If you’re trying to generate attraction (as guys here are concerned about) then cool beats nerd. The fact is that most of us are average in most things, and that average people determine what is cool. Luckily, most average guys don’t bother to even get themselves up to that average level in most things. Fashion (dressing well), for example, really isn’t rocket science; yet most guys are wearing untucked tee shirts, cross-trainers, and jeans.

    Fashion is so average right now that sometimes when I go to How to Talk to Girls at Parties, I think the industry is run by Mr. Rogers. My theory is that this happened because all the real dads were run out of the homes, and he was the only father figure left; pumped in through the TV.

  59. Mort — it was not eight years of post secondary. Six years for the MB: it took me nine years to get my fellowship (you have to pass. exams. with. 30% fail. rates. per. attempt) and then I did a Master’s part time in three years. The minimum time to qualification in NZ is 13 years (6 years med. school, which you enter directly from high school then 2 years intern then 5 years minimum specailist training. So if you start at 18 you will be qualified at 31.
    I spent basically all my 20s and 30s in training: I did not start out in psych (when I left medical school I wanted to work in old age medicine) but commenced specailist training at 30.
    That is fairly typical in the Commonwealth.

    Cane: Gentoos package manager is now broken. Redhat and Debian have functional systems. I think Macs are the best general computers, but I use mine to do odd things that work more smoothly in linux. The most user friendly unix distro now is not ubuntu, but Mint, because cinnamon is simply better.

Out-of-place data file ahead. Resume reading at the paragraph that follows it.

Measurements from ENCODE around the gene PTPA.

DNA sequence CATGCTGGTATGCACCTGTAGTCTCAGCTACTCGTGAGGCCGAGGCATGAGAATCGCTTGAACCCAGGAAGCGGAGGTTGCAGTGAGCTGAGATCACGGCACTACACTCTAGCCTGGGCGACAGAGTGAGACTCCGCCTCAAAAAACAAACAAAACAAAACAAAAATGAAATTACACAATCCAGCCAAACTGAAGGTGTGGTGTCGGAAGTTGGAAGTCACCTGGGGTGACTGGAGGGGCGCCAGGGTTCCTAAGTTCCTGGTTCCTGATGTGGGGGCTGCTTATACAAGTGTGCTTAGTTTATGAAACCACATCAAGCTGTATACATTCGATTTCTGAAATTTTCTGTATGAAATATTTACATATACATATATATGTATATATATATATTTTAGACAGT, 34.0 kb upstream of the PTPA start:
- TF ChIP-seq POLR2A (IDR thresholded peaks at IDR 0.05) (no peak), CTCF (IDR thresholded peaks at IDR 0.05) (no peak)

All: the antipodean version of the nerd is less into comic books and more into SciFi and gaming, as far as I can see.

  60. I agree with you Cane. Fashion isn’t rocket science. So can someone tell me why so many women walk out the door looking so terrible, LOL???

    Married women seem to be the worst of the worst.

  61. @Elspeth

    Because they’re lazy, and because they’ve bought into the idea that they’re fine just the way they are. Those two winds swirl into a maelstrom of Juicy pajama pants.

    Housewives are the ugliest (as a group) because so many have gotten fat as well, but they’re not always the worst. The best dressed women are in their mid-to-late twenties. They’ve an inkling that they’d better put in a bit more effort, but they haven’t yet lost their youthful charms.

    It’s going to be the habit of some (nearly all) women to agonize over those words, and wonder how they apply to you. Stop it.

    @Joanna

    I think I just got the title of this post.

    I do like understandings that are arrived at, rather than forced upon. They tend to stick better.

  62. It’s going to be the habit of some (nearly all) women to agonize over those words, and wonder how they apply to you. Stop it.

    So what are you trying to say here?

    hehe

  63. Mr. Caldo, I am beginning to reconsider my assessment of you as a keen judge of character. I do not agonize over Internet commentary, LOL. I am however, curious as to which parts of your comment you thought would be a source of feminine angst.

    I know that I am not 25, I have a husband who is brutally honest with me in all things, and a 17 year old daughter who not only bears a striking resemblance to my 17-year-old self, but can make any old thing look like it came from a fashion magazine. Reality is a tether I have no opportunity to escape.

  64. @Elspeth

    Mr. Caldo, I am beginning to reconsider my assessment of you as a keen judge of character. I do not agonize over Internet commentary, LOL. I am however, curious as to which parts of your comment you thought would be a source of feminine angst.

    The part that made you write that second paragraph.

  65. That wasn’t angst, that was me forgetting that I’m not having a private convo with my girlfriends. I’ve been slipping like that a lot lately. Need to dial it back, so thank you.